Of course, what normally heightens the pathos of this whole opening is the contrast with the central section and its jagged, insistent treatment accorded the words. Not, I fear, on this occasion, the opening being left to speak for itself. Another truncation (though one not quite so injurious) was in Part Three, which brought us a tad hastily to the final “Worthy is the Lamb” and its linked “Amen” chorus – options taken in other years such as the duet “O death, where is thy sting?”, the chorus “But thanks to God” and the aria, “If God be for us”  were not on this occasion used.

Conductor McGegan was certainly no slouch, driving the music along in appropriate places, achieving, for example, with the help of his soprano a wonderful frisson of orchestral excitement in the music leading up to the Heavenly Hosts singing “Glory to God”. For me there were one or two places he could have allowed a bit more rhythmic space for his choir to “point” their words – His yoke is easy, for example, whose quicker sections were, I felt, a bit smoothed out in effect. But, at one hour and fifty minutes’ playing-time, though it was, I think, the shortest Messiah I’ve ever attended, it was nevertheless a tribute to the sheer focus and concentration of the performers that the work retained its sense of grandeur and visionary sweep right through to the end.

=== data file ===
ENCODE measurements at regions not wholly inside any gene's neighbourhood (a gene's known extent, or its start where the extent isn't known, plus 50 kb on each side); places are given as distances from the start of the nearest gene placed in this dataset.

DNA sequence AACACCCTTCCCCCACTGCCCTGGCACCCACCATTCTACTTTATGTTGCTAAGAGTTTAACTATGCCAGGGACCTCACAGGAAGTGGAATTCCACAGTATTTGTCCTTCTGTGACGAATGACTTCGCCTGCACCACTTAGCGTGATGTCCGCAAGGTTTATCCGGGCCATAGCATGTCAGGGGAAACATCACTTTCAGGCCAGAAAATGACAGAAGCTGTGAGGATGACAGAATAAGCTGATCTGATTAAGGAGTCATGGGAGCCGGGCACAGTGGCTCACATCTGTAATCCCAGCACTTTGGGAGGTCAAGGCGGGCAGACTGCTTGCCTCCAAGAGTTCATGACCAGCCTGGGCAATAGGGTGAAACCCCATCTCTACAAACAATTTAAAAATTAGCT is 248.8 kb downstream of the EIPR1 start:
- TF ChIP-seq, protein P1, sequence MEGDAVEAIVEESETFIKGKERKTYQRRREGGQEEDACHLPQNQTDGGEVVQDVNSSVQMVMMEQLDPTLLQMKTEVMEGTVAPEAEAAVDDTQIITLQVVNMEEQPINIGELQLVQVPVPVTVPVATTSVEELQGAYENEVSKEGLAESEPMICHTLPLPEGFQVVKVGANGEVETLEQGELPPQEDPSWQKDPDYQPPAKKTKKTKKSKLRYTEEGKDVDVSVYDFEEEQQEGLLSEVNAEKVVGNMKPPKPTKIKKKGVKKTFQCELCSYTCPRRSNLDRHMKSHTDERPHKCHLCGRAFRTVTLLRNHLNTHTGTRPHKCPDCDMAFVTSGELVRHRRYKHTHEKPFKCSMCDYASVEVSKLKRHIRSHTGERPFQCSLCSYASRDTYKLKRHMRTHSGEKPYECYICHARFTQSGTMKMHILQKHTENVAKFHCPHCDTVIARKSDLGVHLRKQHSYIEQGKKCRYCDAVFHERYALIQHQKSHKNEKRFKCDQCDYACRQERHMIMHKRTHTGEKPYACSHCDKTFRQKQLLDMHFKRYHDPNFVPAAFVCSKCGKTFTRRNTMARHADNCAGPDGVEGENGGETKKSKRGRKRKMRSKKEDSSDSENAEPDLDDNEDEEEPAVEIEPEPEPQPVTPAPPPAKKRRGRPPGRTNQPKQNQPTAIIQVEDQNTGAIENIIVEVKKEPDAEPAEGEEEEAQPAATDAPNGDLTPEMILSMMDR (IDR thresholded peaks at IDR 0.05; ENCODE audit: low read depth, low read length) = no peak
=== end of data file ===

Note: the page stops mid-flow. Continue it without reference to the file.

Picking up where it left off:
Throughout the orchestral playing was terrific, the faster music tingling with tensile excitement at the strength and flexibility of the melodic lines, with the various counterpoints well served by their different voices. And the slower music to my ears floated and blended some lovely hues, for example in the gentle radiance of He shall feed His flock. Individual players distinguished themselves – trumpeter Michael Kirgan’s bright and shining The trumpet shall sound, and timpanist Larry Reese’s alert, detailed, and (in the Amen chorus’s final measures) resplendent contributions, to name but two of the stand-out examples.

The hand-picked NZSO Messiah Chorale (presumably a kind of one-off assemblage of some of the capital’s best voices) made a brilliant impression throughout, obviously reflecting the quality of their preparation with Mark Dorrell, until recently the Orpheus Choir’s Music Director. Though with fewer numbers than groups we sometimes get in the work, this choir put across the text with whatever quality was required for each sequence – energy, brilliance, warmth, reverence, or sheer grandeur – and the voices certainly weren’t spared by their conductor in places, whose tempi would have, in places, challenged their capabilities to the limit.

What struck me was the sheer focus of the sound throughout all sections, a quality which came to the fore most forcefully in places like the opening of Surely He hath borne our griefs, the opening declamations in themselves resembling scourge-blows upon Christ’s body, but registered just as tellingly in quieter moments such as the opening of Since by Man came death. In this way the different “characters” of the music emerged, underlining the work’s aforementioned capacity to continually surprise and delight.